June 5, 2020
Researchers guided photons through a zigzag design of silicon nanodisks, demonstrating the first fully three-dimensional (3D) nonlinear topological nanostructure for light generation.
Harnessing Light for Nanotechnologies
Novel nanofabrication makes nonlinear photon play possible in 3D.
June 5, 2020
Scientists combined imaging and microscopy to study the vibrational properties of water at nanoscale. Electron microscopy of a sample between boron nitride sheets (right) distinguished between hydrogen (O-H) and deuterium (O-D) vibrational modes (left).
Good Vibrations Show How Water Works
New method enables fundamental liquid studies at nanoscale.
June 5, 2020
Transmission electron microscopy depicts wear debris from tests with the solid lubricant consisting of (a) nanodiamonds, (b) amorphous carbon, and (c) molybdenum disulfide iwith nanodiamonds.
Nanodiamonds Slip N’ Slide
Oil-free, nanoscale solid lubricant creates ultra-slippery layer between sliding surfaces in machinery.
June 5, 2020
Illustration (left) and electron tomographic reconstruction (right) of programmed assembly of a nanoarchitecture built by attaching spherical particles to the six flat faces of a gold nanocube. The scale bar represents 50 nanometers.
LEGO™ Construction of Nanoparticle Assemblies
Designing new levels of complex architectures using DNA strands and nanoparticles.
June 5, 2020
DNA and a new type of molecular aggregates act as a molecular bridge in artificial light-harvesting systems, connecting light-absorbing and light-emitting molecules. Experiments suggest almost no energy loss during the transfer.
Building Better Bridges for Moving Energy
Precisely positioning molecules on wire-like DNA assemblies allows high efficiency energy transfer.
May 28, 2020
The components of the Low Energy RHIC electron Cooling assembly include 100 meters of beamline. In this beamline, accelerated electrons propagate with ions in one beam to extract their heat, then make a 180-degree turn to cool the ions in the other beam.
Keeping Cool with an Innovative Bunched Beam Accelerator
Team combines many innovative accelerator accomplishments to keep gold ions cold and advance nuclear physics research.
May 11, 2020
A schematic showing 4D atomic motion captured in an iron-platinum nanoparticle (iron in white, platinum in blue) after three different heat treatment times at 520 degrees C.
Researchers Capture Crystal Nucleation with Atomic Resolution in 4D (3D Plus Time)
New results contradict a long-held classical theory of crystal nucleation.
May 11, 2020
Scanning tunneling microscopy topography of an oxygen substituting sulfur (left) and sulfur vacancy (right) in tungsten disulfide. Bottom: Corresponding atomically resolved non-contrast atomic force microscopy image.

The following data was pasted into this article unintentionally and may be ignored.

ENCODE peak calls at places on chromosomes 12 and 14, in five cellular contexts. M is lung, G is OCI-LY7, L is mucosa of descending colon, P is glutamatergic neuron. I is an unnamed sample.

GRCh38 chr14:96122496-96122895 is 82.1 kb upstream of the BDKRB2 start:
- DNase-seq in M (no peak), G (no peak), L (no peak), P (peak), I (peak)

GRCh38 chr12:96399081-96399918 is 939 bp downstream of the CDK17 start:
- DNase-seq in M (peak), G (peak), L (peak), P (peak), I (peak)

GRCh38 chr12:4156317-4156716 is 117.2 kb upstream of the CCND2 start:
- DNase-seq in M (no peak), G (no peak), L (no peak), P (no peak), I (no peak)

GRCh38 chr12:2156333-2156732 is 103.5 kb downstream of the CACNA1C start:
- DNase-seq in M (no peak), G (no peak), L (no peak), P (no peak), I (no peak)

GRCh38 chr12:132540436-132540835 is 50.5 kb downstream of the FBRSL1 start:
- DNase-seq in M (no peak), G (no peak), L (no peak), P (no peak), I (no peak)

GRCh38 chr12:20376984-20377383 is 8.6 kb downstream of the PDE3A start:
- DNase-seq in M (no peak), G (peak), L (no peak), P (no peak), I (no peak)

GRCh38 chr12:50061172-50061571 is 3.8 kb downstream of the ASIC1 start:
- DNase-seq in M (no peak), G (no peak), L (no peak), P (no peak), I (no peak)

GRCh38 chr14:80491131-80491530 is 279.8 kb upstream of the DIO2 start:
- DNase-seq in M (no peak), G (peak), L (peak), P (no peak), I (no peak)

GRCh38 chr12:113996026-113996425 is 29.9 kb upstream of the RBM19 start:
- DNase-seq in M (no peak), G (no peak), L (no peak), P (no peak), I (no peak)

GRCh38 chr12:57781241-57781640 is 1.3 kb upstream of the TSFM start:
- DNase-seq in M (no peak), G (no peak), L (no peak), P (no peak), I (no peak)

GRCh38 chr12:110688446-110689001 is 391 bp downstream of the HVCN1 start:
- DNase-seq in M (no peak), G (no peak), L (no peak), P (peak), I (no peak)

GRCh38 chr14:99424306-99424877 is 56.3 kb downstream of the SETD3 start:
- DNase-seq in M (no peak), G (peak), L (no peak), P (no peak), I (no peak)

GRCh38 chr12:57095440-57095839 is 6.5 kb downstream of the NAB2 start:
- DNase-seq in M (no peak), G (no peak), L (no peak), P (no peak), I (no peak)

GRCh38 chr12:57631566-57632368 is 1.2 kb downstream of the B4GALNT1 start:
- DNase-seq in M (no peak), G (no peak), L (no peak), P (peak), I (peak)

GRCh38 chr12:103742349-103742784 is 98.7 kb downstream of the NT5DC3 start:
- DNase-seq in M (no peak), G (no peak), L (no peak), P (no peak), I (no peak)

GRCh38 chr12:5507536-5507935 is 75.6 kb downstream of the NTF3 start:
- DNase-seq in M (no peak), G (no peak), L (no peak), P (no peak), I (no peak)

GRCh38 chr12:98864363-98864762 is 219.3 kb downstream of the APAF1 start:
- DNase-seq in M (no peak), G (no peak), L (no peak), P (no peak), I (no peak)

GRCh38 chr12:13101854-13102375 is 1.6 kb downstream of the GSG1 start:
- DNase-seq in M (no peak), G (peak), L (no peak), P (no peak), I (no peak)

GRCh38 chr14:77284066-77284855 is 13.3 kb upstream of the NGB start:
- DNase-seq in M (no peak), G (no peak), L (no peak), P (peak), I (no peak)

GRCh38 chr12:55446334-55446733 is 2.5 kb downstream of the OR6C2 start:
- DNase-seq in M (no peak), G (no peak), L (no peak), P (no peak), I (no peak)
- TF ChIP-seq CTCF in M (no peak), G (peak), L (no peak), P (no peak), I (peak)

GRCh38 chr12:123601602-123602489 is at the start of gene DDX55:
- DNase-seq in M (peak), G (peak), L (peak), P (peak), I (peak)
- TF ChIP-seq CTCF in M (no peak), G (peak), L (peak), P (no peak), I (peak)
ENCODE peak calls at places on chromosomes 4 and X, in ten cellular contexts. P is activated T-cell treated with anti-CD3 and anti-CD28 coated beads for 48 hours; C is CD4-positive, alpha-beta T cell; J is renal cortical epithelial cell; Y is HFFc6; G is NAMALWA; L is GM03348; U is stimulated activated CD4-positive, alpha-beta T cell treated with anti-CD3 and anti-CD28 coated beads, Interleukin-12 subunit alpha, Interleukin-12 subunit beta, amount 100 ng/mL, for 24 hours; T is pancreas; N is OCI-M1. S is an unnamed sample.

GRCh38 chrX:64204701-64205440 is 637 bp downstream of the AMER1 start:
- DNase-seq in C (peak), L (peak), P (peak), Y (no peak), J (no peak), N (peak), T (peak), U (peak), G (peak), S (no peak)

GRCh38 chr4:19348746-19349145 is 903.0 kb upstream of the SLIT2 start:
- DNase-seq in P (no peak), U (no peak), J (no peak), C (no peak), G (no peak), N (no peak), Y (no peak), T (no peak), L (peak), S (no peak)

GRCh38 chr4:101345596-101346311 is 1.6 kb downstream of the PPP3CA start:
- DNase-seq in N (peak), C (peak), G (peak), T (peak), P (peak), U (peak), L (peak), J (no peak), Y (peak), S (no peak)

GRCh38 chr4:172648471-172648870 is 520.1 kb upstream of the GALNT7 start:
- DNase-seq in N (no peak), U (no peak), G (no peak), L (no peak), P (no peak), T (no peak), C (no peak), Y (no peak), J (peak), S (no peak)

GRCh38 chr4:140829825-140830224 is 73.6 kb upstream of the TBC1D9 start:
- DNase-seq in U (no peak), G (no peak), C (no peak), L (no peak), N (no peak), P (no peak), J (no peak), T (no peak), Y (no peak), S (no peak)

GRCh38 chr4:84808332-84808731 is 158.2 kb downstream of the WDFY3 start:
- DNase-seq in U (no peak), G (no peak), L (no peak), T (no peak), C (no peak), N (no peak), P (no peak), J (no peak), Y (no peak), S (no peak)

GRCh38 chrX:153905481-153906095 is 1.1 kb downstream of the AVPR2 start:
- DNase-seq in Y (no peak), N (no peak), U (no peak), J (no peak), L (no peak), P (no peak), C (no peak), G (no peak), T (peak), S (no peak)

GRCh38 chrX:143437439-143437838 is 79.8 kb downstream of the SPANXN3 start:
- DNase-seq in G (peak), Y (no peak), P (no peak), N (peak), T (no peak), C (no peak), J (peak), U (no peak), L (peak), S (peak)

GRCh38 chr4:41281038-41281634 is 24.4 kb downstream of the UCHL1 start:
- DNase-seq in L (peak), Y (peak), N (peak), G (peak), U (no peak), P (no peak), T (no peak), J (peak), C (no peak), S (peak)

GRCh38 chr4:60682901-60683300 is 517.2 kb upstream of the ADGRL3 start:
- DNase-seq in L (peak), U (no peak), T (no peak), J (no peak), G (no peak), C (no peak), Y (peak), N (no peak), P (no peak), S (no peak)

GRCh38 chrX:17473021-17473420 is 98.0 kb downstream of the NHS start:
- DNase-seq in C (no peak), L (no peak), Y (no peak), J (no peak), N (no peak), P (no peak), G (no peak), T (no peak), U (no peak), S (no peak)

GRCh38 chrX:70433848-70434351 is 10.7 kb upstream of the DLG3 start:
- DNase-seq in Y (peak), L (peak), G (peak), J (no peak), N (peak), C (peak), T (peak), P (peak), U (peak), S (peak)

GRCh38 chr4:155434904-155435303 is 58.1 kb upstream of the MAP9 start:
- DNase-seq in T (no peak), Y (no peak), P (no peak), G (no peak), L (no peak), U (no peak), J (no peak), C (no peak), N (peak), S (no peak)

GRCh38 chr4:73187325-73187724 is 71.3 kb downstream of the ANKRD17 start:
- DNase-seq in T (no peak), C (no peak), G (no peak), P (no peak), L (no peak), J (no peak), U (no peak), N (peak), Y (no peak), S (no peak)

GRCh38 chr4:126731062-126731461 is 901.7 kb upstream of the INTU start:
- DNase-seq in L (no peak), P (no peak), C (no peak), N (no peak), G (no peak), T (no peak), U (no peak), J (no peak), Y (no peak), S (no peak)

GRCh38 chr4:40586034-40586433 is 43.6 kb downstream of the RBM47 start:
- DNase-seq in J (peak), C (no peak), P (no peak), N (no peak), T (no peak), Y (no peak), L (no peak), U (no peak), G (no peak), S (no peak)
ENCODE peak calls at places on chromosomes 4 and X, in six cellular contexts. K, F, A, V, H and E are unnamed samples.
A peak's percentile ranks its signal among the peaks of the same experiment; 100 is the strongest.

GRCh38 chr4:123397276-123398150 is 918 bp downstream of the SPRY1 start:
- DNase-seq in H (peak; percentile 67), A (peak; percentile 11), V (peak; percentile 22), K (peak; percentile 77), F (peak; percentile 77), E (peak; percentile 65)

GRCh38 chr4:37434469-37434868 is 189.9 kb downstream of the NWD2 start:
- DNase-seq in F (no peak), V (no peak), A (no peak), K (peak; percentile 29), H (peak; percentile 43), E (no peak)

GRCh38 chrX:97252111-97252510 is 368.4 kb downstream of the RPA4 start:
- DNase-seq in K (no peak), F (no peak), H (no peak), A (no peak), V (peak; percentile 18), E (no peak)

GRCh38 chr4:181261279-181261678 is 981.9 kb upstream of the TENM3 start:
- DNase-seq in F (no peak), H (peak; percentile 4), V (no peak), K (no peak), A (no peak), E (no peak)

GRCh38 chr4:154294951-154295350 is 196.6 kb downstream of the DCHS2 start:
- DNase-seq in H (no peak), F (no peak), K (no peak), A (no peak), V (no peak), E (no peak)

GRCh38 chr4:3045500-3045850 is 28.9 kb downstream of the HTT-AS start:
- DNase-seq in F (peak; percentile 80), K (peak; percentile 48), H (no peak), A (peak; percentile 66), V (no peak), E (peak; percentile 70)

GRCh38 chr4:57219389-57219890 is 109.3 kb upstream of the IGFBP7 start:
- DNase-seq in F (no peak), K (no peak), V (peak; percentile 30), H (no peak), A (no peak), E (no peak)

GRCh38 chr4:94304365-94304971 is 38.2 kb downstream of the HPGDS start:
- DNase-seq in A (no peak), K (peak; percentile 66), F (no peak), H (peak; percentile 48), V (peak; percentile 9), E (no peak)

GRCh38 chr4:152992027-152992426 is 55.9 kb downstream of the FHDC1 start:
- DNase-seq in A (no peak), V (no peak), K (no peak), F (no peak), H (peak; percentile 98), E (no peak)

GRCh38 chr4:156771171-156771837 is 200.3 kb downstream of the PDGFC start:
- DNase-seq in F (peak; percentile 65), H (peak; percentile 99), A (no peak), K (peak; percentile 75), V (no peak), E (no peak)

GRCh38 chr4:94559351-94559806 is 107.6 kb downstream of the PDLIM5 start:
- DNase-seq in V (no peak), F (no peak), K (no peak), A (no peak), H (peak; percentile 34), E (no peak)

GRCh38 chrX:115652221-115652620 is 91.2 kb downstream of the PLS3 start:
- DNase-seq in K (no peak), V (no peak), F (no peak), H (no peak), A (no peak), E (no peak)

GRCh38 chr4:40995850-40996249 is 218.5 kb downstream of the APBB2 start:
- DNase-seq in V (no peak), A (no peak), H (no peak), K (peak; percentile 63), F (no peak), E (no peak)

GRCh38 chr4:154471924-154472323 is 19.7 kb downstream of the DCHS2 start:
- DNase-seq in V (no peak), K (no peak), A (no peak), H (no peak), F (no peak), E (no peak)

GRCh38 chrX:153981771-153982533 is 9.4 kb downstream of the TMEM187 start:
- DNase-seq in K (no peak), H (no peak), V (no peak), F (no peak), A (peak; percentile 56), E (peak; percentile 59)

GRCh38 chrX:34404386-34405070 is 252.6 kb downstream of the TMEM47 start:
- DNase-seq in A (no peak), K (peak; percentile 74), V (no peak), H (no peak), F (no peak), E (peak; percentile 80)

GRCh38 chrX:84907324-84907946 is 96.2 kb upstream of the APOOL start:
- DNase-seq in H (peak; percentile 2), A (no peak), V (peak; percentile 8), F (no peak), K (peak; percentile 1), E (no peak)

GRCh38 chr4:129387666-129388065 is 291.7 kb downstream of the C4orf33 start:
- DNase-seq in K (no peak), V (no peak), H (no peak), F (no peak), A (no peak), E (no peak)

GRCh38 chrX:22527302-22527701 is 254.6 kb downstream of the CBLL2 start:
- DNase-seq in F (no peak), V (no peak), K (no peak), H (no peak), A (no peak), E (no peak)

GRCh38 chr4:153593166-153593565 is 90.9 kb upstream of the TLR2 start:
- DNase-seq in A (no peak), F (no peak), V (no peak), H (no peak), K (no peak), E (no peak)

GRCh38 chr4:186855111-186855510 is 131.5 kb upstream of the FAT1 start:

Linking Properties to Defects in 2D Materials
Scientists reveal oxygen’s hidden talent for filling atomic gap in 2D semiconductors & the surprising role of electron spin in electronic conductivity
May 7, 2020
Scientists created ultrathin porous materials by growing a “corona”-like polymer layer on porous metal-organic framework nanoparticles. Films one particle thick (top) self-assembled into multiple layers that were formed from these nanoparticles.
New Route to Thin Porous Membranes
Scientists create flexible, ultrathin films of nanoparticles using a polymer ‘corona’ approach.
May 7, 2020
Schematic of how hydroxyl radicals (OH)—which can form due to air pollution—can form Criegee intermediates, which then create more OH in a chain reaction that leads to breakdown of molecules in cell membranes (at top of image).
New Mechanism Links Ozone and Disease Resistance
New finding may help explain why we develop chronic diseases and cancer as we age…and even why food decomposes over time.
May 7, 2020
The circles represent different groups of RNA viruses. The analysis is based on the sequence of RNA-dependent RNA polymerase transcripts found in California annual grassland soil. Known viruses are in pink and newly discovered viruses are in purple.
Soil Viruses: A Rich Reservoir of Diversity
Soils contain a large diversity of unknown RNA viruses that infect fungi and possibly plants and animals.
April 22, 2020
The known analogues of biphenylene are associated with carbon-rich compounds. The new metallabiphenylenes are based on uranium and thorium and appear to be the first of their kind.
Uranium, Thorium Debut in Dual Aromatic-Antiaromatic Molecule
Researchers create novel metallabiphenylene analogues, advancing a key concept in organic chemistry.
April 14, 2020
Researchers developed and tested a new top-launch configuration for injecting microwaves into the plasma in the DIII-D tokamak.
Moving on Up, to the Top for Fusion Power
New approach doubles the current driven by microwave heating at the DIII-D National Fusion Facility.